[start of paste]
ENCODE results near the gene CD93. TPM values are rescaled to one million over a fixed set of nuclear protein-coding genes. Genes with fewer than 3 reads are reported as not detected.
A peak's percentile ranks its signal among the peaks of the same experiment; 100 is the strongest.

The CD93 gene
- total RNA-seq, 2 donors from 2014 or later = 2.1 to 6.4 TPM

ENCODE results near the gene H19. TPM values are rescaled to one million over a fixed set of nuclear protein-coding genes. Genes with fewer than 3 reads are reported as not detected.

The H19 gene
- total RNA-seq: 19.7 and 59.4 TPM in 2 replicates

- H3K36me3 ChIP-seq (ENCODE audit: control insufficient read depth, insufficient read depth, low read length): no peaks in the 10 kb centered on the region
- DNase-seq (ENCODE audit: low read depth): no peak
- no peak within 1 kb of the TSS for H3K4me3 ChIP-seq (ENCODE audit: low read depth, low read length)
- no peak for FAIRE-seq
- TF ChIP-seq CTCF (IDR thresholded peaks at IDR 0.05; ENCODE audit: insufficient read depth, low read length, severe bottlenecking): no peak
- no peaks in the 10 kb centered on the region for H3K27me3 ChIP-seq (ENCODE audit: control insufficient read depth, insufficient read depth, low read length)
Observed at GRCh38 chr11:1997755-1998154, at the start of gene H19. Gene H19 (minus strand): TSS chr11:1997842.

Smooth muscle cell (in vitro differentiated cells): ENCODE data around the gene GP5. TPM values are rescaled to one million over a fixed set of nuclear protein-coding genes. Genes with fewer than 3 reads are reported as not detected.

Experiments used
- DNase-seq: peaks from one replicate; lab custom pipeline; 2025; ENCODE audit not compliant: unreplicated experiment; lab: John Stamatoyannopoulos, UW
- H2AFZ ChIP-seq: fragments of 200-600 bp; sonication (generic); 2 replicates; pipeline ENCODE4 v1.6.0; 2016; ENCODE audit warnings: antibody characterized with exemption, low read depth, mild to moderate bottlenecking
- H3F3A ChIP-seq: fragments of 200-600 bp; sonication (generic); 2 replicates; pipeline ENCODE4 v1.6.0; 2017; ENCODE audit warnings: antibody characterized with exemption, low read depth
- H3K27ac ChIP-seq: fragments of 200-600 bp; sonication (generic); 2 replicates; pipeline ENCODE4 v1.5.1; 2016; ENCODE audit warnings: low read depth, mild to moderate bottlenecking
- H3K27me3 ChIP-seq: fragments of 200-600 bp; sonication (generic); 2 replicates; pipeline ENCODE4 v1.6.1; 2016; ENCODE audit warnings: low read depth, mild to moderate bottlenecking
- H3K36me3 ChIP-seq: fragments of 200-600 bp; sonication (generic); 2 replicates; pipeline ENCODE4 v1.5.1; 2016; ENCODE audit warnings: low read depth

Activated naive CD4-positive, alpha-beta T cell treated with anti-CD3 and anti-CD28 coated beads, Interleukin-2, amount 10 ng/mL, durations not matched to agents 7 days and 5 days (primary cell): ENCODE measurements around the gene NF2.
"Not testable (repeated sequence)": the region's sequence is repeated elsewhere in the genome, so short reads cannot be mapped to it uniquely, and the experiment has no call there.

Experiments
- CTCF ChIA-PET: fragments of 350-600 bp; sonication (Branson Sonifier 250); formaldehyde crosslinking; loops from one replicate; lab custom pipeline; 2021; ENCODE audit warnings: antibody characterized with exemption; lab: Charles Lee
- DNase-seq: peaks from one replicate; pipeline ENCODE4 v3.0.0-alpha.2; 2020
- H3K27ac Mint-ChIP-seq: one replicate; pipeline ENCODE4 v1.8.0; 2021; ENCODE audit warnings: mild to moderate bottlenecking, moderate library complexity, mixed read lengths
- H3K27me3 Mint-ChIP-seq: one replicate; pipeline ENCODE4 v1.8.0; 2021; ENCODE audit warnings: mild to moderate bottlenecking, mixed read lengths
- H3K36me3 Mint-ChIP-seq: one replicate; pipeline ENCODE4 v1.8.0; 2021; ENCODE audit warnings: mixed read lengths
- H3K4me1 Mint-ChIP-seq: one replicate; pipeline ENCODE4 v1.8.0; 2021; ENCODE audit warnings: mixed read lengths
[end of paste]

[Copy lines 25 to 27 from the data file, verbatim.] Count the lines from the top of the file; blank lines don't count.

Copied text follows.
Experiments
- CTCF ChIA-PET: fragments of 350-600 bp; sonication (Branson Sonifier 250); formaldehyde crosslinking; loops from one replicate; lab custom pipeline; 2021; ENCODE audit warnings: antibody characterized with exemption; lab: Charles Lee
- DNase-seq: peaks from one replicate; pipeline ENCODE4 v3.0.0-alpha.2; 2020